A company with a decade-long history of making foldable bicycles is finding high gasoline prices — and eBay — to be tonic for sales growth. Downtube Bikes, which was started in 1996 by mathematics professor Yan Lyansky, has benefited from higher gas prices and a recent surge in the sale of foldable bicycles — what some call “folders.” Lyansky expects sales to surge from last year’s $2 million.
But the 36-year-old mathematician, who has had a string of adjunct professorships — most recently, at East Carolina University — is in it because he loves bikes.
“I have a lot of bikes — all kinds of bikes, I don’t even know how many. Twenty, maybe. I go everywhere on my bike. I don’t use a car,” Lyansky said. “I’m not into this for the money. I’m, like, whatever — I’m cool, I teach.”
Lyansky, who was born in Kiev, in what is now the Ukraine, immigrated with his family to Philadelphia. He earned his bachelor’s degree and doctorate at Temple University. His first teaching job was at Villanova University and, since then, he has been on an academic pilgrimage, of sorts, with stops at the University of the Virgin Islands, Temple, Penn State, Lafayette College, Furman University, Coker College and finally East Carolina.
While a graduate student, Lyansky did the first of two cross-country bike trips. After a year of designing bikes, Lyansky started Downtube in 1996. Teaching stops allowed him to refine the product. For instance, the hilly, unpaved roads in the Virgin Islands were a good testing ground for gearing, brakes and tires and, according to the company’s promotional material, the “test bikes were brutalized for months in this difficult terrain.” Folding bikes got a lift in the 1970s, in that era’s gas crunch but have taken off in recent years, driven by the commuter market and urban dwellers — and, again, by high gas prices. The theory was that you could combine a train or bus commute, which could more easily accommodate a folding bike. The bikes fold into three parts and take two or three minutes to be restored to full size.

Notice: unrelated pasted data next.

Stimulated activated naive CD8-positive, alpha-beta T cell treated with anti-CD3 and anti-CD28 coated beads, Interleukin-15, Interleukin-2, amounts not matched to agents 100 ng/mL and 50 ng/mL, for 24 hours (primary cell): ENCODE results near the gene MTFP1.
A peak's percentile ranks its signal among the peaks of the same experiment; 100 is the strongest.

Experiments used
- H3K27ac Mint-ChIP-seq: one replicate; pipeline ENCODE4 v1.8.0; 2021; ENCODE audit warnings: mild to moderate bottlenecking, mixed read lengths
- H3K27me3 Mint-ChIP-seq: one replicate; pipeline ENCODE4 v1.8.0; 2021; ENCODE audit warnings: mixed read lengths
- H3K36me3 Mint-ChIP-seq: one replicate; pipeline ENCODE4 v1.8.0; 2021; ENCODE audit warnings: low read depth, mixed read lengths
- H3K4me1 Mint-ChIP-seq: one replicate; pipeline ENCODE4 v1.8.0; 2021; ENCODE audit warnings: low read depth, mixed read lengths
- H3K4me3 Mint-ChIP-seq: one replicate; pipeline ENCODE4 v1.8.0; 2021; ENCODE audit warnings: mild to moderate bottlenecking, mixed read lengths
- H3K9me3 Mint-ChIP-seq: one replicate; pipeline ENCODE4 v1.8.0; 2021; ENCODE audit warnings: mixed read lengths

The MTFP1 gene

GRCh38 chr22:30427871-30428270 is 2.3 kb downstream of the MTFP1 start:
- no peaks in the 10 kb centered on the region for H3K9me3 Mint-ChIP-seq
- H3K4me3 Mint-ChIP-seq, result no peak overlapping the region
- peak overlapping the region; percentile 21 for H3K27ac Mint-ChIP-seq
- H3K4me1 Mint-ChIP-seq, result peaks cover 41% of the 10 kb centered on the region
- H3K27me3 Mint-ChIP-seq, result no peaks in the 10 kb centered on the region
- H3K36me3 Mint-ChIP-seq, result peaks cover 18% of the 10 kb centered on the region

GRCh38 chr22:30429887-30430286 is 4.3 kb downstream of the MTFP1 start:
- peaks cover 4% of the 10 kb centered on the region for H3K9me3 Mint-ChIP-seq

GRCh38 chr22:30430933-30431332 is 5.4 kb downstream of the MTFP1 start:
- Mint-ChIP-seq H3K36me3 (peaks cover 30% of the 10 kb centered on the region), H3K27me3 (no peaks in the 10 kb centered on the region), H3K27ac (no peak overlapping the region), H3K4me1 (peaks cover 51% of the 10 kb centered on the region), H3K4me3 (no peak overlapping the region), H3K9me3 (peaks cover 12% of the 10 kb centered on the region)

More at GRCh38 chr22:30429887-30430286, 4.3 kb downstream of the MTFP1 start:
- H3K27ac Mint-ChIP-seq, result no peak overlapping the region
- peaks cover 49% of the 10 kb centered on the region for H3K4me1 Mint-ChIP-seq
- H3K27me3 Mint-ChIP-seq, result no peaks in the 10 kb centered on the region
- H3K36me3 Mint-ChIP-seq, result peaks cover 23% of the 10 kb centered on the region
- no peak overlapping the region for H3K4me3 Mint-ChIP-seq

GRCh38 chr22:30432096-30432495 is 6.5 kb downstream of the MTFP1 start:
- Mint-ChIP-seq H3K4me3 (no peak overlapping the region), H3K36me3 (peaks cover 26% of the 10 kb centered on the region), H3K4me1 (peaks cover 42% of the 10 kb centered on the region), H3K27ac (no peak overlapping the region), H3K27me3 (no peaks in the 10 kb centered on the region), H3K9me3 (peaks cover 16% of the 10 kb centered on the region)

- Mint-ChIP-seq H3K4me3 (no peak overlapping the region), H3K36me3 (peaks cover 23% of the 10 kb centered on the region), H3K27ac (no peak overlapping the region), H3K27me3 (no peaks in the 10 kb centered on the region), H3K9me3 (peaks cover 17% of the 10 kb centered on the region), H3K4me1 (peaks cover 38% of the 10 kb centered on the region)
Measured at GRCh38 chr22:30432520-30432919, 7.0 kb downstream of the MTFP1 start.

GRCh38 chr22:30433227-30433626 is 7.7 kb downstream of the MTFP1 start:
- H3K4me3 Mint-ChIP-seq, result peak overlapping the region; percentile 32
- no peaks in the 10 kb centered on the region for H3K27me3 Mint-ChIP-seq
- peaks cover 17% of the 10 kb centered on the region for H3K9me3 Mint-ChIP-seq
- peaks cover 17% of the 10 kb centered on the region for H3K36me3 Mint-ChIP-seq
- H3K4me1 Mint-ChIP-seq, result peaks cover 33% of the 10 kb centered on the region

A Philadelphia bike merchant, Mike McGettigan, owner of Trophy Bikes, is passionate enough about the bikes that he holds an annual convention in Philadelphia each June, the Annual Folder and Small Wheel Bike Fest, which this year included the Commerce Bank Manayunk Hill Climb, the Lincoln Mercury Time Trial and other events.
Much of the folding bike market is controlled by Dahon, a Los Angeles-based company founded in 1975 by David Hon, then a physicist at Hughes Aircraft Corp. Dahon, which has manufacturing operations in Asia and the Czech Republic, sells its bikes for between $380 and $2,300, through retail shops worldwide.
Lyansky has taken a somewhat different approach, hoping to target a more modest price range. The bikes are made to his specifications at a factory in China, incorporating components manufactured elsewhere in Asia. The bikes are shipped in finished condition, meaning they require no stateside assembly and can be re-shipped in the same box to the customer.
Downtube has a Bensalem location and a tiny store in Ocracoke, N.C., near where Lyansky teaches during the school year.
The bikes have multiple gears and suspension systems, but a lower price tag than most folding bikes. They retail for $269 to $299, though Lyansky sells many of the bikes on eBay, meaning the prices — and his profit margin — can vary widely. Last year, the company sold 2,000 bikes.
Customers include boaters, pilots and owners of recreational vehicles — all of whom need a compact means of local transportation. Within those groups, many customers are retirees.
“Boaters are our best customers. Seniors like our bikes for the convenience,” he said. But, he added, “they’re too expensive for college students.” To target retirees and other customers, Downtube advertises on CNN, the History Channel, the Golf Channel and American Movie Classics.
Yet what may set Lyansky apart is that, in addition to being chief designer and CEO, he also handles orders and warranty claims and answers the phone.
On an online bike chat site a lengthy chain of comments about Downtube bikes was followed by an unusual entry: “I am the designer of the Downtube Bike, my name is Yan Lyansky.”
Lyansky went on to address critics who said that the company could be hard to reach. Questions, he said, could be addressed to him by e-mail or on his cell phone, which he provided.
All in a day’s work for the professor.
“I have no employees,” he said. “I take all of the sales calls and answer all of the e-mails. I process the orders.”
This article is reprinted with permission from the Philadelphia Business Journal. You can visit the PBJ online.
You can contact Peter Van Allen at firstname.lastname@example.org.